The eastern half of the Hood Canal Bridge opened on June 3, eight days ahead of a schedule that was revised after a 15-month delay in 2005. Crews finished installing 17 pontoons for the 1.5-mile state Route 104 crossing. The world’s longest floating bridge over salt water links Washington state’s Olympic and Kitsap peninsulas about 60 miles north of Seattle.

Trusses are designed to withstand rough winds.
Photo: Kiewit-General
Trusses are designed to withstand rough winds.

Kiewit-General Construction Co., Poulsbo, Wash., earned a $600,000 bonus for the early opening. The $490-million project took six years, due in part to a 15-month delay after an ancient Native American village was uncovered at the site of a planned graving dock (ENR 6/12/06 p. 16). Reparations to the S’Klallam Tribe and the delay cost over $100 million.

Work called for removal and replacement of the east span, including anchors, pontoons, drawbridge and trusses. “This is not your typical bridge,” says Scott Ireland, Washington Dept. of Transportation project manager. “It includes electrical, mechanical and hydraulic systems.”

The goal is to prevent a repeat of the 1979 sinking of the western half, now replaced, after 120-mph winds blew across the canal. Hydraulic anchors and two trusses that can bend 36 in. will help the new eastern half withstand these winds.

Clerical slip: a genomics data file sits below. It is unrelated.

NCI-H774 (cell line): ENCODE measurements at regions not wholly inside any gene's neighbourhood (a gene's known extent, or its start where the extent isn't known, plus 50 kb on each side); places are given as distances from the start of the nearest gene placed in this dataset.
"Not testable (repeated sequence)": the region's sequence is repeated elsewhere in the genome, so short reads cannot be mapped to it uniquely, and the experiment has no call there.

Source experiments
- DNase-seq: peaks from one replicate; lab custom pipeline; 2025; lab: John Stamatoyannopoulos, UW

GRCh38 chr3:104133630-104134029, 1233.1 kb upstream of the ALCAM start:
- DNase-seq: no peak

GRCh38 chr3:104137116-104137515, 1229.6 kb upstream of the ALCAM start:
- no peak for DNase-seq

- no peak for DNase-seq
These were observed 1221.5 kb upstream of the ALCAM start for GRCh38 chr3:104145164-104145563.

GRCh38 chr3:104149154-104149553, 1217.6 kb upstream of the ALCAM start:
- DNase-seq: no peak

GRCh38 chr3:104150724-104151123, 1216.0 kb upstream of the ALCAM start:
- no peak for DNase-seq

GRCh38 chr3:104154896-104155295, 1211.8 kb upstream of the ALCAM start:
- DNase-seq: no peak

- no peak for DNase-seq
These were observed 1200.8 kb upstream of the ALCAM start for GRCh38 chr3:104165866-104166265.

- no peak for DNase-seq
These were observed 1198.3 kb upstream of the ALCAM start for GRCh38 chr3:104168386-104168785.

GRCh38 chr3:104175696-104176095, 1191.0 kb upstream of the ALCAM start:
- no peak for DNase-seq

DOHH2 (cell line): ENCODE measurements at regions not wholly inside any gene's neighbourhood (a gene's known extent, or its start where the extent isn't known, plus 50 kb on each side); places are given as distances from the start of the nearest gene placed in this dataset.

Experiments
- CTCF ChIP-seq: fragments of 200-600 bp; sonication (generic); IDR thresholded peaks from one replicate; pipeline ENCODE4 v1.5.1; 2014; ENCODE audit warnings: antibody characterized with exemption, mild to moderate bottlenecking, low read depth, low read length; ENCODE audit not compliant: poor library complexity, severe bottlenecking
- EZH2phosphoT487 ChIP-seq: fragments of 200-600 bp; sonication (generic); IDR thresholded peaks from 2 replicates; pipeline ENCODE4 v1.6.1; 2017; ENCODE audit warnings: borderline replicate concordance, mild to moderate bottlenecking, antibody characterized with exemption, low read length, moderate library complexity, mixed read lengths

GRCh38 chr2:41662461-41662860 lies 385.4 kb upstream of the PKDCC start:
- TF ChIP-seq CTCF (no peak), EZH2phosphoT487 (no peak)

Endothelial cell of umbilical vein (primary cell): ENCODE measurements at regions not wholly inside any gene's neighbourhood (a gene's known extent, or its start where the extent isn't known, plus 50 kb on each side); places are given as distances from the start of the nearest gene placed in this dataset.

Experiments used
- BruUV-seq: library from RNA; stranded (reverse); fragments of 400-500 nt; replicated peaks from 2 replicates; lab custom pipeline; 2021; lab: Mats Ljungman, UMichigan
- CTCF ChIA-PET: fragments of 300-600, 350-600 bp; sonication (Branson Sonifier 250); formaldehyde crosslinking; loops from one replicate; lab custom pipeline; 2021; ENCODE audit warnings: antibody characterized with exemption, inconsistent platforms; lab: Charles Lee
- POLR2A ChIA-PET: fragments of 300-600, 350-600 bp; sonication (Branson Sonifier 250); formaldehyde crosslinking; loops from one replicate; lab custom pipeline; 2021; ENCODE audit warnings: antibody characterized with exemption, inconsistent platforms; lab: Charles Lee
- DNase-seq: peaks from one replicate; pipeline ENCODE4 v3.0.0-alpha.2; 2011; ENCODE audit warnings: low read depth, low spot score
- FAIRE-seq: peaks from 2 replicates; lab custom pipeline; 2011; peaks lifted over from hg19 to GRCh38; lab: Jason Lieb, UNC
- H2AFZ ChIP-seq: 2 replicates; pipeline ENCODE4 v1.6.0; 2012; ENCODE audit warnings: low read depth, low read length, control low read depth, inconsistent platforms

The 280-ft-long trusses, fabricated in Oregon under standards used by the oil industry, connect the pontoons to the concrete approaches. Electrical and mechanical systems are installed in the pontoons, which are post-tensioned rectangular concrete boxes. They were cast in a 150-ft-wide, 465-ft-long graving dock in Tacoma. Workers then opened a hole in the dock’s gate, allowing water to fill the dock and float the approximately 6,000-ton pontoons.

Tugboats towed the 17 pontoons, linked together into three sections as long as 943 ft, 35 miles to the site. Crews removed the existing pontoons. “Cutting apart the bridge went really well,” says Ireland. The new pontoons were ballasted with tolerances of only 1⁄8 in. every 10 ft. “We bought a laser surveying system used for marine projects just for that purpose,” says Phil Wallace, Kiewit-General proj-ect director. The pontoons were aligned and pulled together with temporary prestressing strands. After pumping out the water, crews post-tensioned and grouted the tendons.

The 1.6-million-lb trusses were lifted into place by a derrick barge with a 1.4- million-lb capacity and two additional derricks. “We had to plan this entire phase several years in advance just to make sure we would have that derrick available when we needed it,” says Wallace.

WashDOT spent $12 million to supply alternate transportation for the 20,000 daily vehicles that use the bridge, which is also used by the U.S. Navy for training. “We had to coordinate with them at least four times per day to make sure the channel was open at all times,” says Ireland.